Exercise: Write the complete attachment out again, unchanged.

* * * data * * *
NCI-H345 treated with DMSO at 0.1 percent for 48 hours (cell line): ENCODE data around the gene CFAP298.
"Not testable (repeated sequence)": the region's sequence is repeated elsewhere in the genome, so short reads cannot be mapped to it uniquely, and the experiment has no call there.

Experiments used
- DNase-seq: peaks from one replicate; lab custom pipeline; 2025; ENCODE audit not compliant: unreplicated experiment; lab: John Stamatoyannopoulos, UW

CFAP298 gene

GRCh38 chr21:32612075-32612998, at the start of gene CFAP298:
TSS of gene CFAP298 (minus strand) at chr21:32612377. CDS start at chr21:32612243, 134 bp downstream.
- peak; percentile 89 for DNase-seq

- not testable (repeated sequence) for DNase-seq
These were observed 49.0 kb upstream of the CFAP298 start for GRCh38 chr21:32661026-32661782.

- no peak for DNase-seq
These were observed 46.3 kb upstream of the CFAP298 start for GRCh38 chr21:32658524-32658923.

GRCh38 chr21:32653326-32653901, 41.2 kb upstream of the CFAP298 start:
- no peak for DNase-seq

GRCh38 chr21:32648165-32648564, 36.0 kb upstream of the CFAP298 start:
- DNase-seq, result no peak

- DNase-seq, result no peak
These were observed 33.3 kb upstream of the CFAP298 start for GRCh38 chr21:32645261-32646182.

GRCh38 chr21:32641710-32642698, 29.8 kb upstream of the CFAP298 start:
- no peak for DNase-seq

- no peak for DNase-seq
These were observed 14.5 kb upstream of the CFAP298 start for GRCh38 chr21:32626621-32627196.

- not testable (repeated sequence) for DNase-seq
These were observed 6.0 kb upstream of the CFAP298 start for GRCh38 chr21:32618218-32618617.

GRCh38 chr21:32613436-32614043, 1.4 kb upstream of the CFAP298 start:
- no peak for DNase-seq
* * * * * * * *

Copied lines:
NCI-H345 treated with DMSO at 0.1 percent for 48 hours (cell line): ENCODE data around the gene CFAP298.
"Not testable (repeated sequence)": the region's sequence is repeated elsewhere in the genome, so short reads cannot be mapped to it uniquely, and the experiment has no call there.

Experiments used
- DNase-seq: peaks from one replicate; lab custom pipeline; 2025; ENCODE audit not compliant: unreplicated experiment; lab: John Stamatoyannopoulos, UW

CFAP298 gene

GRCh38 chr21:32612075-32612998, at the start of gene CFAP298:
TSS of gene CFAP298 (minus strand) at chr21:32612377. CDS start at chr21:32612243, 134 bp downstream.
- peak; percentile 89 for DNase-seq

- not testable (repeated sequence) for DNase-seq
These were observed 49.0 kb upstream of the CFAP298 start for GRCh38 chr21:32661026-32661782.

- no peak for DNase-seq
These were observed 46.3 kb upstream of the CFAP298 start for GRCh38 chr21:32658524-32658923.

GRCh38 chr21:32653326-32653901, 41.2 kb upstream of the CFAP298 start:
- no peak for DNase-seq

GRCh38 chr21:32648165-32648564, 36.0 kb upstream of the CFAP298 start:
- DNase-seq, result no peak

- DNase-seq, result no peak
These were observed 33.3 kb upstream of the CFAP298 start for GRCh38 chr21:32645261-32646182.

GRCh38 chr21:32641710-32642698, 29.8 kb upstream of the CFAP298 start:
- no peak for DNase-seq

- no peak for DNase-seq
These were observed 14.5 kb upstream of the CFAP298 start for GRCh38 chr21:32626621-32627196.

- not testable (repeated sequence) for DNase-seq
These were observed 6.0 kb upstream of the CFAP298 start for GRCh38 chr21:32618218-32618617.

GRCh38 chr21:32613436-32614043, 1.4 kb upstream of the CFAP298 start:
- no peak for DNase-seq